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``Girls Gone Wild'' Scores Another Legal Victory; California Superior Court Judge Dismisses Lawsuit Against Mantra Films and Joe Francis.

Business Editors/Legal Writers

SANTA MONICA, Calif.--(BUSINESS WIRE)--Nov. 25, 2003

Last week, Judge Lawrence K. Sawyer, presiding in an action in the California Superior Court, Santa Rosa, dismissed a lawsuit filed in June 2003 by Christine Delamontanya claiming that Mantra Films, Inc. and Joseph Francis, its President, were liable for the inclusion of her images in a "Girls Gone Wild" videotape.

In her lawsuit, Ms. Delamontanya, suing as "Jane Doe," claimed that the use of her likeness in "Girls Gone Wild Doggy Style", a one-hour film consisting of segments of men and women celebrating Mardi Gras in New Orleans, constituted an invasion of her privacy and unlawful misappropriation of her likeness. Ms. Delamontanya is shown in the videos, and in commercials for the videos, standing on a balcony above a public street at Mardi Gras 2002. In the midst of a large group of men and women, both on the balcony and in the street below, Ms. Delamontanya is seen unclasping her bra and exposing her breasts. As a multitude of light bulbs flash and other lighting is directed toward her, she is seen dancing and smiling and allowing a man next to her to fondle her breasts, to the apparent delight of those around her.

In granting the motion by Mantra and Mr. Francis for a dismissal of the lawsuit, Judge Sawyer ruled that the defendants' actions in the filming of the plaintiff and their subsequent distribution and sale of the documentary were in furtherance of their constitutional rights of free speech and expression. The court also held that the defendants' filming and distribution of the documentary were in connection with matters of public interest. Lastly, Judge Sawyer ruled while the filming of Ms. Delamontanya's conduct in front of the crowd and cameras did not require Mantra to seek her consent to be filmed or included in the videos, her actions clearly indicated her consent to the filming.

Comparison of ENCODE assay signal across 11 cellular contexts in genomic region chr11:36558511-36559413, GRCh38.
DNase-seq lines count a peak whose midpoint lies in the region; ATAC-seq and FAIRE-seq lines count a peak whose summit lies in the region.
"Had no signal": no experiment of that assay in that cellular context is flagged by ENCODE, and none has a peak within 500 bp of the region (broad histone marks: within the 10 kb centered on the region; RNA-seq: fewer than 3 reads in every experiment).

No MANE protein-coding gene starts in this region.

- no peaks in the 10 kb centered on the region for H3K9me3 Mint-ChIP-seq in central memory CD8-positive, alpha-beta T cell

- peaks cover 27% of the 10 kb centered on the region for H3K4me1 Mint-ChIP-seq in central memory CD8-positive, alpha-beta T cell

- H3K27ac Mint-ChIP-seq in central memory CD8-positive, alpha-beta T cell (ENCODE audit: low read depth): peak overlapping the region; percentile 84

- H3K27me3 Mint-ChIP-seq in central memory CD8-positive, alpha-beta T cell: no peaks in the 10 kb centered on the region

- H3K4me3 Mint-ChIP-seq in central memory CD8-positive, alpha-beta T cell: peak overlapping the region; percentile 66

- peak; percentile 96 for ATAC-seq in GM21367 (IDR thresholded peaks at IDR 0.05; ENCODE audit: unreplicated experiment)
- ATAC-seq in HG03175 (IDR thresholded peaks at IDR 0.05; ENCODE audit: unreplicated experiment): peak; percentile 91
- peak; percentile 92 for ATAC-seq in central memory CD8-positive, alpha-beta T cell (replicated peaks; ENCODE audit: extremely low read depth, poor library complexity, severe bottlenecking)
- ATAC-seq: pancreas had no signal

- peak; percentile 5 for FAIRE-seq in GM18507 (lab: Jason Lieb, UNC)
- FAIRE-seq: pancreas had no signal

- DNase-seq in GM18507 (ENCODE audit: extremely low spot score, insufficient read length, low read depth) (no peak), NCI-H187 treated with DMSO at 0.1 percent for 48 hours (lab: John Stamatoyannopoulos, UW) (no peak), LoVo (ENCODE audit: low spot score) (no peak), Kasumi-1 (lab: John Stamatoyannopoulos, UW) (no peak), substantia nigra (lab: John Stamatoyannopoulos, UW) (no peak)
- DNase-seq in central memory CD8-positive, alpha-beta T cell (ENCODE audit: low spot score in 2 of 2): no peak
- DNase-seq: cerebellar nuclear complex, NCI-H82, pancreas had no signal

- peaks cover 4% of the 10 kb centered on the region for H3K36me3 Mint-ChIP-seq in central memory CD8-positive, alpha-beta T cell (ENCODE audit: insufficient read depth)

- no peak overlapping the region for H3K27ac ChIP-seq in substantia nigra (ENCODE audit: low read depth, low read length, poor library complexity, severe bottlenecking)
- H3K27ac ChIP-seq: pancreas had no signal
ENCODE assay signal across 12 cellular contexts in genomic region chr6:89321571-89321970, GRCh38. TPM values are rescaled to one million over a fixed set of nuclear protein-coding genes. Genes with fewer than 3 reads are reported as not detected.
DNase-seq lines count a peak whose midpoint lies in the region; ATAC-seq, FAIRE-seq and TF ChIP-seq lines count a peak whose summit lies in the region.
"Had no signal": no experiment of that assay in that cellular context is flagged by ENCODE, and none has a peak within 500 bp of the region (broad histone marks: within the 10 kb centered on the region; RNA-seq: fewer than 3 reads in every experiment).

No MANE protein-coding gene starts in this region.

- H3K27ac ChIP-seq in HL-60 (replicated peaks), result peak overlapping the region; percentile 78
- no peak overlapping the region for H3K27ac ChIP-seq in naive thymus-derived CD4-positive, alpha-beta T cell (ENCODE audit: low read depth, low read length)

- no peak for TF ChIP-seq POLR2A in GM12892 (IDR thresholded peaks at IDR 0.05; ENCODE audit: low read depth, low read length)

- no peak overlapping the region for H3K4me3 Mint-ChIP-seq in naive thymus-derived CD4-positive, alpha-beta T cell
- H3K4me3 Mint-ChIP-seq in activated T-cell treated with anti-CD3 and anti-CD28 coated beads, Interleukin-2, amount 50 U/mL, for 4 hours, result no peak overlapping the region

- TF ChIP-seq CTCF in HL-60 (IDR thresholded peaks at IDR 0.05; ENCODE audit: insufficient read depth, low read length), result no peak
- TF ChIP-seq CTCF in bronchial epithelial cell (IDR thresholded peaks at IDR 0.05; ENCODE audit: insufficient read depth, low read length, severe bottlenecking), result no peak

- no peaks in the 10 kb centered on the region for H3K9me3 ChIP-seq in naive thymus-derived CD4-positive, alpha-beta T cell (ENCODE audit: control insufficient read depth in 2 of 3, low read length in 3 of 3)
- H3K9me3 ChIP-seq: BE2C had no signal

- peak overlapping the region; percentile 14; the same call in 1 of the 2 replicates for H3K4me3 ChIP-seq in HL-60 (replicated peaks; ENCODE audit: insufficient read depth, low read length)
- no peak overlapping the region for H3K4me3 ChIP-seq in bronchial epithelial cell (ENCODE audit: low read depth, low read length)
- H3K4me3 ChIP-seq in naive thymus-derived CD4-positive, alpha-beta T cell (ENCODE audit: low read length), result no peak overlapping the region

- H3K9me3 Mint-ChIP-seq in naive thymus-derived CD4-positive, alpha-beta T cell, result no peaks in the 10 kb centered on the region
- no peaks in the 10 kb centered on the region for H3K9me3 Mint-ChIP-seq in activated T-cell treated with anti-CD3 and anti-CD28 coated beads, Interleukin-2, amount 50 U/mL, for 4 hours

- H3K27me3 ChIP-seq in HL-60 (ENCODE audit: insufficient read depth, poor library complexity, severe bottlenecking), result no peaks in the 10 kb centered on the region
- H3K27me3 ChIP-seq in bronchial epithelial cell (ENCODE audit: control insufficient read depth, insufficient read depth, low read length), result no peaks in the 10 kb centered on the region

"Once again the courts have dismissed a suit against `Girls Gone Wild' which was brought in our opinion for the sole purpose of seeking money from Mantra to which none of these plaintiffs were entitled," said Mantra President Joe Francis. "Mantra will continue to vigorously defend against any frivolous actions and will seek full reimbursement of our attorney's fees and costs."

Both Mantra Entertainment and Joe Francis were represented in the case by attorney Ronald E. Guttman of the Los Angeles law firm of Richardson & Patel LLP.

Mantra Entertainment is the leading producer and distributor of reality-based programming worldwide. Formed in 1997, Mantra recognized the opportunity to develop reality-based, direct-to-consumer video titles that did not fit the traditional mold of studio-distributed product. The company, based in Santa Monica, Calif., has established its reputation by creating key franchises such as the pop-culture phenomenon "Girls Gone Wild."
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Publication:Business Wire
Geographic Code:1USA
Date:Nov 25, 2003
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